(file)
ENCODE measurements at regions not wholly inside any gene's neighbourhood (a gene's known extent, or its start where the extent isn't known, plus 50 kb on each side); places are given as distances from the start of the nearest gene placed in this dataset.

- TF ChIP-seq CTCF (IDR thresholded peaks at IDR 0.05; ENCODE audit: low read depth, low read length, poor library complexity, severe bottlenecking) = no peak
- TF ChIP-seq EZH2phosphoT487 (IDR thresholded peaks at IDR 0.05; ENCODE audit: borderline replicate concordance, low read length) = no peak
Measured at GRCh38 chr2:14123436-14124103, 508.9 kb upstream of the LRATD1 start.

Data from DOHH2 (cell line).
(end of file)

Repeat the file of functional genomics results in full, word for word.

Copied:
ENCODE measurements at regions not wholly inside any gene's neighbourhood (a gene's known extent, or its start where the extent isn't known, plus 50 kb on each side); places are given as distances from the start of the nearest gene placed in this dataset.

- TF ChIP-seq CTCF (IDR thresholded peaks at IDR 0.05; ENCODE audit: low read depth, low read length, poor library complexity, severe bottlenecking) = no peak
- TF ChIP-seq EZH2phosphoT487 (IDR thresholded peaks at IDR 0.05; ENCODE audit: borderline replicate concordance, low read length) = no peak
Measured at GRCh38 chr2:14123436-14124103, 508.9 kb upstream of the LRATD1 start.

Data from DOHH2 (cell line).